Youth re-engage by stepping into the boxing ring

RE-ENGAGING: Bendigo's former Australian heavyweight champion, Justin Whitehead, and Josh Kuhn. Picture: DARREN HOWE

RE-ENGAGING: Bendigo's former Australian heavyweight champion, Justin Whitehead, and Josh Kuhn. Picture: DARREN HOWE

YOUTHS at risk of disengaging are fighting back through their involvement in boxing and other sporting programs.

For the past five weeks, a group of eight Eaglehawk Secondary College students have donned the gloves at the California Gully gym of brothers Pat and Gary Connolly for an hour-long session under the tutelage of Bendigo's former Australian heavyweight champion Justin Whitehead.

The sessions are part of a pilot 'Boys to Men' program, aimed at getting the year 8 students re-engaged with education and teaching them new skills to recover their self-confidence.

Teacher Rohan St Clair said the results had been immediate.

"It's been a real positive, the boys go back to school and feel so much lighter, they feel good about things and they go back to the class and feel more engaged," he said.

"It's a real eye-opener; they really love doing it.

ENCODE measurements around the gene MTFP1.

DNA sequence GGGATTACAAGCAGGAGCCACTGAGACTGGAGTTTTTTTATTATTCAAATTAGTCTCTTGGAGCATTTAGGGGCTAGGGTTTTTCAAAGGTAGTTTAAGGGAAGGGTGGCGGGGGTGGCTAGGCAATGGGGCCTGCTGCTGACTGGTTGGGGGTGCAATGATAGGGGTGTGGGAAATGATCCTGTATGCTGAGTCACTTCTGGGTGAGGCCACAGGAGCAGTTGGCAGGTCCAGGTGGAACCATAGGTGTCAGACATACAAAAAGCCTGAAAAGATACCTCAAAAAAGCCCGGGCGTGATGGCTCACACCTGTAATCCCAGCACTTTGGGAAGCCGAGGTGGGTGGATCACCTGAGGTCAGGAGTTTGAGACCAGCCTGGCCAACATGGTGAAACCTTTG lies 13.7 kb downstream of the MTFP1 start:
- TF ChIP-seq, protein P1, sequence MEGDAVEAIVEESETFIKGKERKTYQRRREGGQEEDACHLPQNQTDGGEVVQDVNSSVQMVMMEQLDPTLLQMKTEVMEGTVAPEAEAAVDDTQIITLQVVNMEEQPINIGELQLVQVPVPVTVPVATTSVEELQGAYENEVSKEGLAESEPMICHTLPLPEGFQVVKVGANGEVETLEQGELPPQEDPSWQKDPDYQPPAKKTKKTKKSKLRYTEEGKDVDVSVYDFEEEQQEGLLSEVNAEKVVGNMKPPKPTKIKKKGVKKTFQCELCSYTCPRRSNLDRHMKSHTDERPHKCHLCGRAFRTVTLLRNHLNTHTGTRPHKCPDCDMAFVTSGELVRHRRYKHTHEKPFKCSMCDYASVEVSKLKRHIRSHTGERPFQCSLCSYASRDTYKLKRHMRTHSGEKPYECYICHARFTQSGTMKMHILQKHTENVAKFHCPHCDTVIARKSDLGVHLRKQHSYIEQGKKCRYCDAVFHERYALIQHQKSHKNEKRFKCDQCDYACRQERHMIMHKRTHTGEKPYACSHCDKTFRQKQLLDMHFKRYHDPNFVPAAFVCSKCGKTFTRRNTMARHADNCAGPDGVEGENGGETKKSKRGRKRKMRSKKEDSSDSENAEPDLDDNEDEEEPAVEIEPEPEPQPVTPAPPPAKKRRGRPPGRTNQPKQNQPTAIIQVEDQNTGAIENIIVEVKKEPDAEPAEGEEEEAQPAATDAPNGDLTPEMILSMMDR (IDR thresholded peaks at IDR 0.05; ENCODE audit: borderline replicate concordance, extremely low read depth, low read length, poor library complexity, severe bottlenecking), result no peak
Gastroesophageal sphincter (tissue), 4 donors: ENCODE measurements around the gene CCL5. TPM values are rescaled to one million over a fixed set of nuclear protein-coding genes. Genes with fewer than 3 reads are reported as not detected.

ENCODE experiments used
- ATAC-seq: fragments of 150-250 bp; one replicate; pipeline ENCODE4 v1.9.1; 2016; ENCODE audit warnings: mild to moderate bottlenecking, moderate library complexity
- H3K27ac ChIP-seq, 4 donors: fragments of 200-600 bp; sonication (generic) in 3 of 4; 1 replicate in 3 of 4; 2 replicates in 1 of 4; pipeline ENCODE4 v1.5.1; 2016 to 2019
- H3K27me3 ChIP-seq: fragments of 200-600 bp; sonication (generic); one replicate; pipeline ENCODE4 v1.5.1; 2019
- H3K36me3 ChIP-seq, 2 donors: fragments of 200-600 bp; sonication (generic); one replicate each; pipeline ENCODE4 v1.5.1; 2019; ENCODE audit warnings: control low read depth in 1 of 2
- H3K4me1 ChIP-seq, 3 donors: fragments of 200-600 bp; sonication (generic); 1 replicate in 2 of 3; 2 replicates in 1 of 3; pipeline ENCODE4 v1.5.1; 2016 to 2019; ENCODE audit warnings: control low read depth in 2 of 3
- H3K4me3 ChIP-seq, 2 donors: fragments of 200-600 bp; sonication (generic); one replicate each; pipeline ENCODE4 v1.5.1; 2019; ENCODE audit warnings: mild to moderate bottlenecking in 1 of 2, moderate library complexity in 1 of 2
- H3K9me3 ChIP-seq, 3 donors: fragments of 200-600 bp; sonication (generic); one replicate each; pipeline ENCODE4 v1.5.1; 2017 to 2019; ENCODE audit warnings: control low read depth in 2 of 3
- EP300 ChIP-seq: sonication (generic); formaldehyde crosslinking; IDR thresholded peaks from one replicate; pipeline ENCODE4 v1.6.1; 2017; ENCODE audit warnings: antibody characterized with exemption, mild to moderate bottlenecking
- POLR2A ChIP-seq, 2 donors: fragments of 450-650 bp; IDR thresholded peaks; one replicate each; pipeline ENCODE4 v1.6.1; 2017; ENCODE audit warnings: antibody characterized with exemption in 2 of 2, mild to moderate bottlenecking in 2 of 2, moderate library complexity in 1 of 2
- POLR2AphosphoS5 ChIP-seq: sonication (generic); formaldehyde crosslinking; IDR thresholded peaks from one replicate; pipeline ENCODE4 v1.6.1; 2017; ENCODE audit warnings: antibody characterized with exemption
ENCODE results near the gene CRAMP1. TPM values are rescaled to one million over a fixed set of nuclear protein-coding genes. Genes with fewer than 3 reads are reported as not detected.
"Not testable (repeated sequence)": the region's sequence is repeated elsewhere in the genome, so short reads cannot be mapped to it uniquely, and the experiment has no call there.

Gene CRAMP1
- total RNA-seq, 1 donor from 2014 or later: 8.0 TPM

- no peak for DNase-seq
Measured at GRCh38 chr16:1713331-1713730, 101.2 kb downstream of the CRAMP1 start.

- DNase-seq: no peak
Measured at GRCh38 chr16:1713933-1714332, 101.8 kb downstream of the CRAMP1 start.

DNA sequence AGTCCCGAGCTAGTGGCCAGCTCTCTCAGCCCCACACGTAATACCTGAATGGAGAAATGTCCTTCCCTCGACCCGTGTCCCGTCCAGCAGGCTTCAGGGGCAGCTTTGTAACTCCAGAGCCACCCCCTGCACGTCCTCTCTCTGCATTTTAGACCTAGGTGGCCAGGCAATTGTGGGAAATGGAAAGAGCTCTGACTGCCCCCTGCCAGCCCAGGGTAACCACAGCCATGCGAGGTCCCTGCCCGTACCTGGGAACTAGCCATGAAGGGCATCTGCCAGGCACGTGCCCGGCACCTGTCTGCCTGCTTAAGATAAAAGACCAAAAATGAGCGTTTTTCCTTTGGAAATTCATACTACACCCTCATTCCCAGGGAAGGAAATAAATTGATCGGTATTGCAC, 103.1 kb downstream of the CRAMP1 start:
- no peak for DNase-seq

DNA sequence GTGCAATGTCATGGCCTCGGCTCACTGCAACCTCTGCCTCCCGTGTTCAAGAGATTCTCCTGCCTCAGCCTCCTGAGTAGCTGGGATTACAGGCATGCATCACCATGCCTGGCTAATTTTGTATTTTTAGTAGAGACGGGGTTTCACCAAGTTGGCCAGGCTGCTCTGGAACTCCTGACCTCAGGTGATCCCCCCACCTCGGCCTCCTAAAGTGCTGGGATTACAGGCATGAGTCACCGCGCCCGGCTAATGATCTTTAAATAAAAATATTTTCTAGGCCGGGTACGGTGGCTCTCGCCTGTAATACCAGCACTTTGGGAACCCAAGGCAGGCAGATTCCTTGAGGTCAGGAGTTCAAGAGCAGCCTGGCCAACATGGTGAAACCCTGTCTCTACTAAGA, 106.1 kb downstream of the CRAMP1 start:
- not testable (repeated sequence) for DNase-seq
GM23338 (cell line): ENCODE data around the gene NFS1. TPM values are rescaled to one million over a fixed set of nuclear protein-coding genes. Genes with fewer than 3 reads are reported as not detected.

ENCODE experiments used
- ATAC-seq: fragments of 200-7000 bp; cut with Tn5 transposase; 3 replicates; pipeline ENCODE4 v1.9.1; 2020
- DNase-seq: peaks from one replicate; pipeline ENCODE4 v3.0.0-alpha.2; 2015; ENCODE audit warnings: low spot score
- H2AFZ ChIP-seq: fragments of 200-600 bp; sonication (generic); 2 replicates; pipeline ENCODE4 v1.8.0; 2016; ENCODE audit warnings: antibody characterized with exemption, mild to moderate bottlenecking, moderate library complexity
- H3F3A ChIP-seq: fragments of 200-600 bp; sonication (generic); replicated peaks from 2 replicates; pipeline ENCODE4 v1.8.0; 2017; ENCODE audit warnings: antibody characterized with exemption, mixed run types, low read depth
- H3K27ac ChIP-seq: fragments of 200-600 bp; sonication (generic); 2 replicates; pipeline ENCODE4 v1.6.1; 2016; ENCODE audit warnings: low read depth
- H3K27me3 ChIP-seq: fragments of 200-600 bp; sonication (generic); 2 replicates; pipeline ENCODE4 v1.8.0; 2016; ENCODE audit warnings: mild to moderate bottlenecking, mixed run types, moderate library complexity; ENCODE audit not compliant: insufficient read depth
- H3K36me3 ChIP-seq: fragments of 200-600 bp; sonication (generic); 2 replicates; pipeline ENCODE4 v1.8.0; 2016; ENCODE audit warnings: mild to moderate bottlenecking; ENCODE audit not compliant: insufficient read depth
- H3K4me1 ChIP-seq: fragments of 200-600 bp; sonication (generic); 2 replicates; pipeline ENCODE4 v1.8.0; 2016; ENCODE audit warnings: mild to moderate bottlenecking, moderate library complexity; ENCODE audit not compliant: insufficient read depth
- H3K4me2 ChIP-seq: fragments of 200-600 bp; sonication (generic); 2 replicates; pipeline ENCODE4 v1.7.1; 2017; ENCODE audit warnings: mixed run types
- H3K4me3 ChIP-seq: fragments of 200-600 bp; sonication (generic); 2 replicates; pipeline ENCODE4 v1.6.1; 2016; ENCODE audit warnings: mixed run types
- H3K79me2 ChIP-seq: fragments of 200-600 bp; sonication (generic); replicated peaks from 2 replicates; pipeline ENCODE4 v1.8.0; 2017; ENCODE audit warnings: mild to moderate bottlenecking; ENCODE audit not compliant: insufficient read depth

"They get back and feel really good about themselves, which makes a huge difference.

“We’re seeing good changes along the way with the program, the kids are really growing.”

Boxing is not the only sport the students have participated in this year.

Their introduction to the program came on the mats at the Bendigo Judo Academy, while next month they will turn their hand to lawn bowls at the Eaglehawk Bowling Club.

St Clair said the school was extremely lucky to have Whitehead come on board as a mentor.

"You can see the students all really connect with him," he said.

"We're very lucky that Justin is so keen.

"Gary (Connolly) has been great too, I've learned a fair bit from him and has a really good program set up for the boys."

Whitehead, who has a number one contender's bout in Toowoomba on Saturday night, said the program offered participants some directions and a chance to address their frustrations in a positive manner and controlled environment. 

"Some of them are really picking up the skills and embracing it," he said.

"It's bringing out a bit of confidence in the boys, which boxing tends to do.

"There's also a lot of discipline involved; that's the balancing act, between confidence and discipline."

He said the door to the gym would remain open for students who wanted to continue boxing as a sport once the program had finished.

"There's one or two who have real potential to continue with it," Whitehead said.

The program has received monetary support from Bendigo-based charity the Hindsight Club, through links with members Paul Byrne and Scott Hosking, a former boxer who trained under Pat Connolly at the Vinton Street gym.

One of the participants, Josh Kuhn said the program had helped him address issues with his schooling and anger.

"I feel really calm and relaxed afterwards," he said.

"Working with Justin has been great, he's teaching us a lot of new skills.

“He’s fighting Saturday night – he’ll win easy.”

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